Research Roundup: August 31, 2018

Genetic risk factors for bone fractures, new biomarkers for immunotherapy, and molecular understanding of the aging brain.

Erik Jacobs
Credit: Erik Jacobs

Welcome to the August 31, 2018 installment of Research Roundup, a recurring snapshot of recent studies published by scientists at the Broad Institute and their collaborators.

Boning up on fracture risk

A new large-scale study reveals some of the genetic and clinical factors that raise the risk of bone fractures. Along with David Evans (University of Bristol and University of Queensland), Claes Ohlsson (Sahlgrenska Academy Institute of Medicine), J. Brent Richards (McGill University), and Fernando Rivadeneira (Erasmus University Medical Center), Broad associate member Douglas Kiel co-led the largest effort to date to uncover the genetics of osteoporosis and fracture risk. Reporting in the BMJ, the team conducted a genome-wide association study meta-analysis and found 15 genetic risk factors for bone fractures. The work suggests that treatments aimed at increasing bone strength may be more successful in preventing fractures than either supplementing with calcium and vitamin D or targeting other risk factors not found to mediate the disease, such as rheumatoid arthritis or diabetes.

Predicting the success of immunotherapy, computationally

Lack of adequate pre-treatment biomarkers makes it difficult to predict a patient’s response to immunotherapy. Previous research done in this field focused mainly on smaller sample sizes and specific tumor types. A team led by researchers at the Broad and Dana Farber Cancer Institute analyzed 249 pre-treatment tumors (from multiple cancer types) using whole-exome sequencing. Their analyses both validated existing biomarkers and revealed new genomic features of tumors that respond to immunotherapy, underlining the value of large-scale clinical data analysis for cancer therapy. Diana Miao, Claire Margolis, Natalie Vokes, and Broad Cancer Program associate member Eliezer Van Allen led the study, published in Nature Genetics. Learn more in GenomeWeb.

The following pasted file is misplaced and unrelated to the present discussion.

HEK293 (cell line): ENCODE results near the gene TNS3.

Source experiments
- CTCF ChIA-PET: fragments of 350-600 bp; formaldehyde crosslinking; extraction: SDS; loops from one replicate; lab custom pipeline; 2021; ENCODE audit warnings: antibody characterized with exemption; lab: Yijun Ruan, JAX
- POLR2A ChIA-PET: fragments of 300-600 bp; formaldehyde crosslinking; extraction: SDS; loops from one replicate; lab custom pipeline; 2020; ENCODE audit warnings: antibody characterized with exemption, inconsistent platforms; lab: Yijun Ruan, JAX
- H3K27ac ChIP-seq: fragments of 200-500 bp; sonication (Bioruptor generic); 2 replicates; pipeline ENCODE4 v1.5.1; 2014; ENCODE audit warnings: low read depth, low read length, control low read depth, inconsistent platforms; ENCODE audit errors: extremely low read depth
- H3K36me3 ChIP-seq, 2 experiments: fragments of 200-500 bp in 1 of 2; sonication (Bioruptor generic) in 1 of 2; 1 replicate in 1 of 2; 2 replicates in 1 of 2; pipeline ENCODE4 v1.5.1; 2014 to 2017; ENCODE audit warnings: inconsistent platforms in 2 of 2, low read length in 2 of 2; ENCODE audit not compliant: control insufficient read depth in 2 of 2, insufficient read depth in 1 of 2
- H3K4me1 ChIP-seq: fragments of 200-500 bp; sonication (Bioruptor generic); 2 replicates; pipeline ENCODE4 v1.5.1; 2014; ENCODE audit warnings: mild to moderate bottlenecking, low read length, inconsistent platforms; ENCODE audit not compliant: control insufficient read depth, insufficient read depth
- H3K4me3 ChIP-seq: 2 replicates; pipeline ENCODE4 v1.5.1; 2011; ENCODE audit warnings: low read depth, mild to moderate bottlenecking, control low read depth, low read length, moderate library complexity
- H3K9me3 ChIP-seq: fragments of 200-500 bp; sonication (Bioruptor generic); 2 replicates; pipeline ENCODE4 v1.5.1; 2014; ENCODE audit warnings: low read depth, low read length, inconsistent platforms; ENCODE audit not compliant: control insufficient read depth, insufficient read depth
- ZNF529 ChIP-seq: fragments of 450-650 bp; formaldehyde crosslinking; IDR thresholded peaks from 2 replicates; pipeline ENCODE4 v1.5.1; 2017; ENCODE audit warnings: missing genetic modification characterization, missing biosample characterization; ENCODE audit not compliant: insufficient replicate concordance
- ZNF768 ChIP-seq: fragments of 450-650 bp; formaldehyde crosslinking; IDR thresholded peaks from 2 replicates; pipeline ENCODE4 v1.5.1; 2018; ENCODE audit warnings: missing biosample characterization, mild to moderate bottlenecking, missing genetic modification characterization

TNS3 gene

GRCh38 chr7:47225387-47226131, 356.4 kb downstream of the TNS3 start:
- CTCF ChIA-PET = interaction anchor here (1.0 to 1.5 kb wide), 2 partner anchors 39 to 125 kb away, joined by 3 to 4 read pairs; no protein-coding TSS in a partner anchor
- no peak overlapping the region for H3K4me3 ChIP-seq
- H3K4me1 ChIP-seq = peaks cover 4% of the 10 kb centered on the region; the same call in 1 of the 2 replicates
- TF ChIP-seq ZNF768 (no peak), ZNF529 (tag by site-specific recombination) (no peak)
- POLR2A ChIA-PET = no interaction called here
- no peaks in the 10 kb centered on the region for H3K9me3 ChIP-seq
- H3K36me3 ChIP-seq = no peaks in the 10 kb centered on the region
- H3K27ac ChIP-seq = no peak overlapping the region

Breaking down neurodegeneration

A team including Stanley Center for Psychiatric Research group leader Joshua Levin and senior research associate Xian Adiconis, led by colleagues from Harvard Medical School and the Chinese Academy of Sciences, recently investigated the molecular links between aging and neurodegeneration. The team discovered that reduced Tak1 expression — normally lost over time in aging human brains — coupled with reduced expression of Tbk1, a gene linked to clinical neurodegeneration in humans, led to hallmark signs of neurodegeneration in mice. Experimental results indicated that both genes normally function in neurons to block the activity of RIPK1, a protein involved in neuroinflammation and cell death. The findings suggest that as RIPK1 stops being inhibited over time in aging brains, the tissue may be predisposed to degeneration. Get the full scoop in Cell and check out the Harvard news story.

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